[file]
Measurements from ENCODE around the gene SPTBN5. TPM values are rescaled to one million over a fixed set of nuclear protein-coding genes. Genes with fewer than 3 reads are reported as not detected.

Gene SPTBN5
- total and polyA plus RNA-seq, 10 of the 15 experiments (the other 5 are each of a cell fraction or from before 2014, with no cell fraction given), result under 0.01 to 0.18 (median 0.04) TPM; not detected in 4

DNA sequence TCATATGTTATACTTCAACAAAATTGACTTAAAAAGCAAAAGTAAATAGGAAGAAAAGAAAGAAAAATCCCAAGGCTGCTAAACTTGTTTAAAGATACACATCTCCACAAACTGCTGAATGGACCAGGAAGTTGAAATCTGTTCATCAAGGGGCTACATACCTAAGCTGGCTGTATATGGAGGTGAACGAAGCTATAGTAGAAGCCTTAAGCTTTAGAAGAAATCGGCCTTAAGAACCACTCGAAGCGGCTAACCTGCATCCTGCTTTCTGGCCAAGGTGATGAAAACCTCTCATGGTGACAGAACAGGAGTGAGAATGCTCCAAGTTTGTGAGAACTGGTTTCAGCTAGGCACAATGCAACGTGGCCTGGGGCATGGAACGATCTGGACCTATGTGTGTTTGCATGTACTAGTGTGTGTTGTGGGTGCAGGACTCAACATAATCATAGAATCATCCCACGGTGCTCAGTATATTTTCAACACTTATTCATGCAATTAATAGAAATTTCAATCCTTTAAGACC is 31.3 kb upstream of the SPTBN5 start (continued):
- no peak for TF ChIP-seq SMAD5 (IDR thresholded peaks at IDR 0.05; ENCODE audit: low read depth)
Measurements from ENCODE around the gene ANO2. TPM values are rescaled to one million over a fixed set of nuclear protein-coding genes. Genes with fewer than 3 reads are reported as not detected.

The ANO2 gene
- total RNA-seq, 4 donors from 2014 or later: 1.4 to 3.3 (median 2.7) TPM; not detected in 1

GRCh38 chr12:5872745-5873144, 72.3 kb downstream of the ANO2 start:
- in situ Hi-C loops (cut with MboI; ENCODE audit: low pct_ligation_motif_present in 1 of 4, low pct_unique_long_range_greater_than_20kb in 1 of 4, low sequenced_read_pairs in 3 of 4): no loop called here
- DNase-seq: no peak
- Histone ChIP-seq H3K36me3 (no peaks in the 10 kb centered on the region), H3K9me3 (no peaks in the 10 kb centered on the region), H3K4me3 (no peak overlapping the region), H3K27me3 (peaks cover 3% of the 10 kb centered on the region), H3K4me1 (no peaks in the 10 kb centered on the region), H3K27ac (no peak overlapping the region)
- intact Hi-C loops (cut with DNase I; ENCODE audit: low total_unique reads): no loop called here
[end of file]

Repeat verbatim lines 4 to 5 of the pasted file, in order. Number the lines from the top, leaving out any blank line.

DNA sequence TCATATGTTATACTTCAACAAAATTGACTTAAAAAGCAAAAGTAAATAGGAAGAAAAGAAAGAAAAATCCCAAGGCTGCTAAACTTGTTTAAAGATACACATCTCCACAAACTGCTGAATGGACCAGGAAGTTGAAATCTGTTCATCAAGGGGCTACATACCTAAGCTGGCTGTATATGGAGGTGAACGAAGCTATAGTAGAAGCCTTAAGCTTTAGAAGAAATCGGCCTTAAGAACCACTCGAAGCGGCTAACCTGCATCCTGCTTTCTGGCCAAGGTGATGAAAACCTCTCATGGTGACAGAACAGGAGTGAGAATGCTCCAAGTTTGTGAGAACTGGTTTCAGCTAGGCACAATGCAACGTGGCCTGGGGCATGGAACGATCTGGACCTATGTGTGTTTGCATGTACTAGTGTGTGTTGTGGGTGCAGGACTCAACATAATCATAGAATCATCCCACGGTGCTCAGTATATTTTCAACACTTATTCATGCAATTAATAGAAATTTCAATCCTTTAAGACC is 31.3 kb upstream of the SPTBN5 start (continued):
- no peak for TF ChIP-seq SMAD5 (IDR thresholded peaks at IDR 0.05; ENCODE audit: low read depth)